Ground improvement mitigates soft soil sites, saving time and money
Deep dynamic compaction design and construction was performed by Farrell Design-Build
for University of California, Berkeley’s Maxwell Family Field and Garage project. The site sits
adjacent to the Cal Memorial Stadium, the Greek Theatre, and the Haas School of Business.
The challenge of constructing larger and larger projects in dense urban environments is placing those buildings on sites with sub-optimal soil conditions. These sites may include soft compressible layers of native or fill materials, soils that may be subject to settlement during an earthquake due to liquefaction, sites that may be subject to lateral spreading during an earthquake, or conditions that require a high capacity foundation system.
Traditionally, two options have been used to mitigate these conditions:
- If the soft soil is shallow, the site is over-excavated, and the soft material is replaced with engineered fill.
- If the soft soil is deep or thick, drilled piers, driven precast concrete, or steel piles are used to support these structures.
Both options, however, impact a project’s schedule and cost. Over-excavation requires heavy earthwork equipment and a large site for material storage and creates significant environmental conditions that must be addressed. Installing drilled piers or driven piles can be expensive, time consuming, and loud. Driven piles require the owner and design team to address traffic flow, adequate storage, agreements with neighbors, and other environmental considerations.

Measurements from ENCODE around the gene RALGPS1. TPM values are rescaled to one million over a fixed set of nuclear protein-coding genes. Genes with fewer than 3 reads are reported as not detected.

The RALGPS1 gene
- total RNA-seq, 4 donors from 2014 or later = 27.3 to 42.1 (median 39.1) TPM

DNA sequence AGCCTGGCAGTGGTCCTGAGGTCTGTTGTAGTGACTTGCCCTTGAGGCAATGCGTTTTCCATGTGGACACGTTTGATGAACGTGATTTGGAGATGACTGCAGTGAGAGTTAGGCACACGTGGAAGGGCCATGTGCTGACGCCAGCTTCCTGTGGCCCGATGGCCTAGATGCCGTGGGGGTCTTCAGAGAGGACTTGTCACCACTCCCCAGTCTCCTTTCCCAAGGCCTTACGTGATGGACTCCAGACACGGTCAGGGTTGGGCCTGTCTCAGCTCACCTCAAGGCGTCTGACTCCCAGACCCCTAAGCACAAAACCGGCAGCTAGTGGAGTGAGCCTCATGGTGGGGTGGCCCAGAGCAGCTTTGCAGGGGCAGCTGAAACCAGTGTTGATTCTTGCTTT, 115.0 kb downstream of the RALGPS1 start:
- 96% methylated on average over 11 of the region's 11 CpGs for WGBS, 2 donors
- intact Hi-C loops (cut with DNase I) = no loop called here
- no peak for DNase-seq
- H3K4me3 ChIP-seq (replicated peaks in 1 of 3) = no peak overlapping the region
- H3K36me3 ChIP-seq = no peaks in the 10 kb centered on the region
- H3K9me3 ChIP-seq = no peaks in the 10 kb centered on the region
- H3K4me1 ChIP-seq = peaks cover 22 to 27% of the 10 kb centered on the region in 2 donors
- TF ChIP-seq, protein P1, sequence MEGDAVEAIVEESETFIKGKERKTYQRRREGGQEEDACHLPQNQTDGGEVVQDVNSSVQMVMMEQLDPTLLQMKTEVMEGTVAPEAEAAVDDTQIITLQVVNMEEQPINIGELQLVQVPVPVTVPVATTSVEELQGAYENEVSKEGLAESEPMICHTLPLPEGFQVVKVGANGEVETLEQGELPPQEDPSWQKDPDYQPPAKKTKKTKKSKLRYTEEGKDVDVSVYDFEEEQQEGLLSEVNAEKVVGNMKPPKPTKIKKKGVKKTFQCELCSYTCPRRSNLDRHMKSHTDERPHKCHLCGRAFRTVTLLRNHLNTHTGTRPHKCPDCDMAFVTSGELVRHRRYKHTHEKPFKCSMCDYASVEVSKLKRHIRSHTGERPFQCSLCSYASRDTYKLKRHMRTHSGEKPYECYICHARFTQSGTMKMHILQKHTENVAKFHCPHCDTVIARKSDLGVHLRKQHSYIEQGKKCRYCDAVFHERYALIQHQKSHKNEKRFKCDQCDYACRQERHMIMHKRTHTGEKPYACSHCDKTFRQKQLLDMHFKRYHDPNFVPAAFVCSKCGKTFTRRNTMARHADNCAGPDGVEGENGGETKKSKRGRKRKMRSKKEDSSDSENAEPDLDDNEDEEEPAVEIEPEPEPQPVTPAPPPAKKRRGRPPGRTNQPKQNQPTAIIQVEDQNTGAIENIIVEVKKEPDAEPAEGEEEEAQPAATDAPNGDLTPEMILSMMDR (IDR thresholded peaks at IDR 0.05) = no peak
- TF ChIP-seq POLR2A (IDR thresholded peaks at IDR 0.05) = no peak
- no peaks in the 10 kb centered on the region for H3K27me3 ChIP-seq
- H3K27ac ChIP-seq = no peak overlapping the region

A new option for mitigation is ground improvement, a term that has become more prevalent in soils reports and foundation design. Ground improvement includes a variety of methods that can be used to mitigate these soft soil sites without over-excavation, deep piers, or piles, and allows for a shallow foundation system to be used, saving clients time and money.
Ground improvement comes in several forms, including deep soil mixing and deep dynamic compaction.
Deep soil mixing uses augers and other heavy equipment to pump grout and mix it into the existing soil. The mix can be spread over a site to support a mat foundation or can be closely spaced to support concentrated loads. These drilled elements can vary in diameter and depth and produce small amounts of spoils. Another type of deep soil mixing uses vertical blades to cut a trench in existing soil while mixing in a cement slurry. This is called cutter soil mixing with machinery that has blades that can cut through in situ soil up to 130 feet in depth. These improved trenches can be used as stiffened vertical support elements, retaining walls, and to restrain liquefiable soil.
Deep dynamic compaction uses rams or deep soil vibrators to consolidate and stiffen existing soil or existing soil with added aggregate. Adding grout to the existing soil increases the shear strength, lateral stiffness, and bearing capacity and allows for use of shallow foundation systems on top of the improved subsurface.
Since each of these methods involves a specific type of specialized heavy machinery, the exact type of ground improvement will depend on the contractor selected. The result is that ground improvement is typically provided on a design-build basis.
For more information about ground improvement, contact Kevin Menninger.